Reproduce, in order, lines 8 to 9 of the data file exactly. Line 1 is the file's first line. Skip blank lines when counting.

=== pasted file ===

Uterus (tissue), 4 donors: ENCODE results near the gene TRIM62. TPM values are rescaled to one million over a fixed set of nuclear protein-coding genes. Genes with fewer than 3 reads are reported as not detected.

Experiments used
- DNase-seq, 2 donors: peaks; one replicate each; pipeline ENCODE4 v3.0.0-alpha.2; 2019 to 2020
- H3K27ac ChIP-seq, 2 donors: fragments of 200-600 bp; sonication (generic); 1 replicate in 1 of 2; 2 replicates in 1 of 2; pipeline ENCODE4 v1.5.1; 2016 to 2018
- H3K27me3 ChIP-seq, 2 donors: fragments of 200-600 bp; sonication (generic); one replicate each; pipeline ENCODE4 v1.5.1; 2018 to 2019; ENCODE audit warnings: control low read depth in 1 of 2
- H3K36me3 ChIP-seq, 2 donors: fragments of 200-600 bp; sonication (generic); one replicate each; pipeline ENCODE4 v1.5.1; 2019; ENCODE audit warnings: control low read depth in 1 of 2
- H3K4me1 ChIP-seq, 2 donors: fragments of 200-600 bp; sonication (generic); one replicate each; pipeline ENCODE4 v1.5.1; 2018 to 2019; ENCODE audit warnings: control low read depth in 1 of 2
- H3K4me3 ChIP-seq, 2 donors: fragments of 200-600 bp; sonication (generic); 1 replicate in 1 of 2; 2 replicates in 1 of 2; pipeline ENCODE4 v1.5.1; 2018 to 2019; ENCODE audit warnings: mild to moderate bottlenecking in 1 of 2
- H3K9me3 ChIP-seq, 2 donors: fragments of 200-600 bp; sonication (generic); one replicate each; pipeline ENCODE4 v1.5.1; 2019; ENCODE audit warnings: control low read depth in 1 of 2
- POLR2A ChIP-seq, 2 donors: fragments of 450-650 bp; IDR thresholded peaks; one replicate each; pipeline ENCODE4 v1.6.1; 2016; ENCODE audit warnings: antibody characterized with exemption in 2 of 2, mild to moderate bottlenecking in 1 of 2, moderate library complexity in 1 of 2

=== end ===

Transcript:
- H3K4me3 ChIP-seq, 2 donors: fragments of 200-600 bp; sonication (generic); 1 replicate in 1 of 2; 2 replicates in 1 of 2; pipeline ENCODE4 v1.5.1; 2018 to 2019; ENCODE audit warnings: mild to moderate bottlenecking in 1 of 2
- H3K9me3 ChIP-seq, 2 donors: fragments of 200-600 bp; sonication (generic); one replicate each; pipeline ENCODE4 v1.5.1; 2019; ENCODE audit warnings: control low read depth in 1 of 2